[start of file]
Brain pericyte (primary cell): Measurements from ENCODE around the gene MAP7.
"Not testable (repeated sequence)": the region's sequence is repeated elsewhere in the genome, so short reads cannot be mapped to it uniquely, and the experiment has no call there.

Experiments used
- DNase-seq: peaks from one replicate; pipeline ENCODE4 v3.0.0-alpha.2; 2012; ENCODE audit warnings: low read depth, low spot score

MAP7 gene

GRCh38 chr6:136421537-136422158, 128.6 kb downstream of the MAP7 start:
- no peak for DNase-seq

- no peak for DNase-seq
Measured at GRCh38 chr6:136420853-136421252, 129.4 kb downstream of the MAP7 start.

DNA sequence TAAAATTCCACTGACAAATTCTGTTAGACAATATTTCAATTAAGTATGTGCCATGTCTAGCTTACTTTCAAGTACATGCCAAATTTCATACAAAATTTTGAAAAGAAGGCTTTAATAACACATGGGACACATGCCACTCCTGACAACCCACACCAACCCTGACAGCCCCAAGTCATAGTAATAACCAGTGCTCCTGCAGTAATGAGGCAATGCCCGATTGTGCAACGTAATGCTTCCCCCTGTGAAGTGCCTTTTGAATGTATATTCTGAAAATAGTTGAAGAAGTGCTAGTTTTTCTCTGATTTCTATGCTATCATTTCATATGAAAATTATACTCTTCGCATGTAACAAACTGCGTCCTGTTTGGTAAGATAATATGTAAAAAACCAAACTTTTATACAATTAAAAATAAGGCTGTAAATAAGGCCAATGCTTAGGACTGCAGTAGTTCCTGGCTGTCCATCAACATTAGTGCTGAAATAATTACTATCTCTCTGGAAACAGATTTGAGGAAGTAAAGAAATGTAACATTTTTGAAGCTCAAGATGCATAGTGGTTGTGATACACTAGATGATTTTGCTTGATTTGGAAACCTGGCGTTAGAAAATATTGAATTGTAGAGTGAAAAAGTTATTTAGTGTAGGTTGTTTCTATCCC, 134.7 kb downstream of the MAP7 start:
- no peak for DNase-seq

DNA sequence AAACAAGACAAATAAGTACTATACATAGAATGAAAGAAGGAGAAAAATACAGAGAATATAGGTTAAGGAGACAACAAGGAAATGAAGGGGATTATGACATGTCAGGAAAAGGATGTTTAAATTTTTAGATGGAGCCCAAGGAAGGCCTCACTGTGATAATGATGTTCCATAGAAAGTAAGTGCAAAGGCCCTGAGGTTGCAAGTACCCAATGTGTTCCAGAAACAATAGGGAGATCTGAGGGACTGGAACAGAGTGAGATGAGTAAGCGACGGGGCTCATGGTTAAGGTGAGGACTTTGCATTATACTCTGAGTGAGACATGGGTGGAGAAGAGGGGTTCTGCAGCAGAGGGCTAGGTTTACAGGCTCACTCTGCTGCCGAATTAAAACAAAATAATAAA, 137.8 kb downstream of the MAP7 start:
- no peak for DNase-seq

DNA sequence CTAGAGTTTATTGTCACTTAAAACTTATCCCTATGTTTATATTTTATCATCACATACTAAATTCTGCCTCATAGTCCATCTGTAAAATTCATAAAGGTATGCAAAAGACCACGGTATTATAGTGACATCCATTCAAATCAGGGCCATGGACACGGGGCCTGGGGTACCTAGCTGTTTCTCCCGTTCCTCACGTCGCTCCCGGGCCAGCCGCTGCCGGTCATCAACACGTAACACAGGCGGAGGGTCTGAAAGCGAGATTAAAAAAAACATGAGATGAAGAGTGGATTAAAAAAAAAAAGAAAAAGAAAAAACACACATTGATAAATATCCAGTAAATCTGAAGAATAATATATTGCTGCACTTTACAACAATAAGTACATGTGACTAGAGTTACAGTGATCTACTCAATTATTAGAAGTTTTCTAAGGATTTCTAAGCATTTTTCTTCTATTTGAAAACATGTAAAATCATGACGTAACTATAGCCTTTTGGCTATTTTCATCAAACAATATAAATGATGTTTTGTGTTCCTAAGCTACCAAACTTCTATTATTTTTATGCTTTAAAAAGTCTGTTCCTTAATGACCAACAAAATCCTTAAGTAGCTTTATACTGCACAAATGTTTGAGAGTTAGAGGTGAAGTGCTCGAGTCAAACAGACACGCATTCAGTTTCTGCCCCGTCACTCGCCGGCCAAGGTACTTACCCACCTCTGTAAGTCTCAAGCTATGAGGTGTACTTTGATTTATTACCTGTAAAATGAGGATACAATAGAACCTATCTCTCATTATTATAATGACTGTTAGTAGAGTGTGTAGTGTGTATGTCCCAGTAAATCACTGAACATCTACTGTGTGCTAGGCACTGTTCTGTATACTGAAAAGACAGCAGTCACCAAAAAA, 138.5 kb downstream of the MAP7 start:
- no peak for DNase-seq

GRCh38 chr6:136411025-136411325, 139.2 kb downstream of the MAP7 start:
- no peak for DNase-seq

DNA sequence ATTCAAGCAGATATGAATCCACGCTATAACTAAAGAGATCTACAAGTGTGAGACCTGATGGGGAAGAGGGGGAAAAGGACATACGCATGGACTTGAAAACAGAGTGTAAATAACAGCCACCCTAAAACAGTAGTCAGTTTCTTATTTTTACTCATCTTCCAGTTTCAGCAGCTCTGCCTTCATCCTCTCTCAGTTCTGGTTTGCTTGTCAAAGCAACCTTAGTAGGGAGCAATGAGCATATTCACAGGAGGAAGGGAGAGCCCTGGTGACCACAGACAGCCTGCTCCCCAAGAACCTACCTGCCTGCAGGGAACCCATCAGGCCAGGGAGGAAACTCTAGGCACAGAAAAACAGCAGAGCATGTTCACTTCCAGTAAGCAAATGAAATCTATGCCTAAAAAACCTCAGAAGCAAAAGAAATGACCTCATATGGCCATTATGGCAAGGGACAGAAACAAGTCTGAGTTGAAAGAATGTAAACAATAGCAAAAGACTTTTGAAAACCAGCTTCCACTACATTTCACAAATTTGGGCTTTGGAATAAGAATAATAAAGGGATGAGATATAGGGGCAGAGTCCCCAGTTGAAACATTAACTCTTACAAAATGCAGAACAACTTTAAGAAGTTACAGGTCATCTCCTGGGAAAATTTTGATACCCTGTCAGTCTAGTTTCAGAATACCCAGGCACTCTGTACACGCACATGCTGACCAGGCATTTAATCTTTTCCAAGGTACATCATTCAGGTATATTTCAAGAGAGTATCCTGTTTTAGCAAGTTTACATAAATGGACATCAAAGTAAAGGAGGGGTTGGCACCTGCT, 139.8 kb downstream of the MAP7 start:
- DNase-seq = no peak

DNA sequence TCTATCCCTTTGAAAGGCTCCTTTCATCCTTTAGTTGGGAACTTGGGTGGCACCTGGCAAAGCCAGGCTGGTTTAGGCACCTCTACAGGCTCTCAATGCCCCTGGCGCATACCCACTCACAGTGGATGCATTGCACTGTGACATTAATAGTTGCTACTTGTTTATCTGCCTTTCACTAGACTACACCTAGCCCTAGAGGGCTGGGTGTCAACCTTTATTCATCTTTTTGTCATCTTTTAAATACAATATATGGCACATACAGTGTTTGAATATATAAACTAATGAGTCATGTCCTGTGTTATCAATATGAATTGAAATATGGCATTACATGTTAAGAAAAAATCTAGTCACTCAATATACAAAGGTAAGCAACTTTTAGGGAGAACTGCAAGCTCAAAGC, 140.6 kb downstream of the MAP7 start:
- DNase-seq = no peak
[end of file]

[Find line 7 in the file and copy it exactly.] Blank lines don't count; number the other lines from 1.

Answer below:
- no peak for DNase-seq